Original Article

Tofacitinib in Patients Hospitalized with Covid-19 Pneumonia

List of authors.
  • Patr赤cia O. Guimar?es, M.D., Ph.D.,
  • Daniel Quirk, M.D., M.P.H.,
  • Remo H. Furtado, M.D., Ph.D.,
  • Lilia N. Maia, M.D., Ph.D.,
  • Jos谷 F. Saraiva, M.D., Ph.D.,
  • Murillo O. Antunes, M.D., Ph.D.,
  • Roberto Kalil Filho, M.D., Ph.D.,
  • Vagner M. Junior, M.D.,
  • Alexandre M. Soeiro, M.D.,
  • Alexandre P. Tognon, M.D., Ph.D.,
  • Viviane C. Veiga, M.D., Ph.D.,
  • Priscilla A. Martins, M.D.,
  • Diogo D.F. Moia, Pharm.D.,
  • Bruna S. Sampaio, B.Sc.,
  • Silvia R.L. Assis, M.S.,
  • Ronaldo V.P. Soares, Pharm.D.,
  • Luciana P.A. Piano, Ph.D.,
  • Kleber Castilho, M.B.A.,
  • Roberta G.R.A.P. Momesso, Ph.D.,
  • Frederico Monfardini, M.Sc.,
  • Helio P. Guimar?es, M.D., Ph.D.,
  • Dario Ponce de Leon, M.D.,
  • Majori Dulcine, M.D.,
  • Marcia R.T. Pinheiro, M.D.,
  • Levent M. Gunay, M.D.,
  • J. Jasper Deuring, Ph.D.,
  • Luiz V. Rizzo, M.D., Ph.D.,
  • Tamas Koncz, M.D., Ph.D.,
  • and Otavio Berwanger, M.D., Ph.D.
  • for the STOP-COVID Trial Investigators*

Abstract

Background

The efficacy and safety of tofacitinib, a Janus kinase inhibitor, in patients who are hospitalized with coronavirus disease 2019 (Covid-19) pneumonia are unclear.

Methods

Download a PDF of the Research Summary.

We randomly assigned, in a 1:1 ratio, hospitalized adults with Covid-19 pneumonia to receive either tofacitinib at a dose of 10 mg or placebo twice daily for up to 14 days or until hospital discharge. The primary outcome was the occurrence of death or respiratory failure through day 28 as assessed with the use of an eight-level ordinal scale (with scores ranging from 1 to 8 and higher scores indicating a worse condition). All-cause mortality and safety were also assessed.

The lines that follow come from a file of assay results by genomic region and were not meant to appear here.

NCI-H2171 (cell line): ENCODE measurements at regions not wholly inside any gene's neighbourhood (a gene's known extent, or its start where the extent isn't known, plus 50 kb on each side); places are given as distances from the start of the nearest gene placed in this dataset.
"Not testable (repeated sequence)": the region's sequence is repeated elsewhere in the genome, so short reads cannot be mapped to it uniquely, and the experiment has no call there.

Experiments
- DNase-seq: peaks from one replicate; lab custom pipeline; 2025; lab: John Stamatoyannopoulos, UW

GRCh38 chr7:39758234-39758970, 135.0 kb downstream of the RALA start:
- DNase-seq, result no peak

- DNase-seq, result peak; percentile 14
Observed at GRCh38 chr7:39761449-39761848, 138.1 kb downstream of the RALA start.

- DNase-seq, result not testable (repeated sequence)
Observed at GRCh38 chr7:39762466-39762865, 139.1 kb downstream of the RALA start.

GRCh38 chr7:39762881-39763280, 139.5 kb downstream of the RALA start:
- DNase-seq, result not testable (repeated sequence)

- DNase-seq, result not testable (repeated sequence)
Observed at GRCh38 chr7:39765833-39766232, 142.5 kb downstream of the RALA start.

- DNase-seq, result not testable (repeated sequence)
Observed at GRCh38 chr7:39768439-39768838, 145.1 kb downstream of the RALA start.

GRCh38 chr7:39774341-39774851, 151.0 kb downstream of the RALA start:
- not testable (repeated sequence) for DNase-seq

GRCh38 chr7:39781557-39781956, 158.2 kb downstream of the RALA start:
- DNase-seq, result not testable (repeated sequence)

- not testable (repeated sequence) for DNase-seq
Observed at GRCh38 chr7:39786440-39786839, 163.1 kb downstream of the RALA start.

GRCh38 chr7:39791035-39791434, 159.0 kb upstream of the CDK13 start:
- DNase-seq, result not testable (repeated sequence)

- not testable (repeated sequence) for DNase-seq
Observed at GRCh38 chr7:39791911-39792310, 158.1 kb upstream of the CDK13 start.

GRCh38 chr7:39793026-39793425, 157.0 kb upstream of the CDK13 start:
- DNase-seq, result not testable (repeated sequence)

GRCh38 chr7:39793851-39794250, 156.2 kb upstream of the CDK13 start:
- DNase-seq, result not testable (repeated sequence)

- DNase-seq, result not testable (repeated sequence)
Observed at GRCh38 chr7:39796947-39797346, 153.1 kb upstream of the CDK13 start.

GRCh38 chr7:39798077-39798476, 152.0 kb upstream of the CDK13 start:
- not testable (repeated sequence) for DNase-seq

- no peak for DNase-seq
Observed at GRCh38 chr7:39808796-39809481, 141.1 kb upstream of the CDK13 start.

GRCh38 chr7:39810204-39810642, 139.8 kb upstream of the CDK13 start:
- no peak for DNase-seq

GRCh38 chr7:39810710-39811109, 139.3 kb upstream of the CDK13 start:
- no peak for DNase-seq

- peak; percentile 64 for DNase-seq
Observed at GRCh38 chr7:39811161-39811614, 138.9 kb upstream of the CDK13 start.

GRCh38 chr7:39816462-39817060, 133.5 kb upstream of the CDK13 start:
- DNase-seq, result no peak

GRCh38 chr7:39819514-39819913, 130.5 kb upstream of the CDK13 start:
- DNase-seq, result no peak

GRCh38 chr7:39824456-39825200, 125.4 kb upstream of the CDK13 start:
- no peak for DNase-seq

Results

A total of 289 patients underwent randomization at 15 sites in Brazil. Overall, 89.3% of the patients received glucocorticoids during hospitalization. The cumulative incidence of death or respiratory failure through day 28 was 18.1% in the tofacitinib group and 29.0% in the placebo group (risk ratio, 0.63; 95% confidence interval [CI], 0.41 to 0.97; P=0.04). Death from any cause through day 28 occurred in 2.8% of the patients in the tofacitinib group and in 5.5% of those in the placebo group (hazard ratio, 0.49; 95% CI, 0.15 to 1.63). The proportional odds of having a worse score on the eight-level ordinal scale with tofacitinib, as compared with placebo, was 0.60 (95% CI, 0.36 to 1.00) at day 14 and 0.54 (95% CI, 0.27 to 1.06) at day 28. Serious adverse events occurred in 20 patients (14.1%) in the tofacitinib group and in 17 (12.0%) in the placebo group.

Conclusions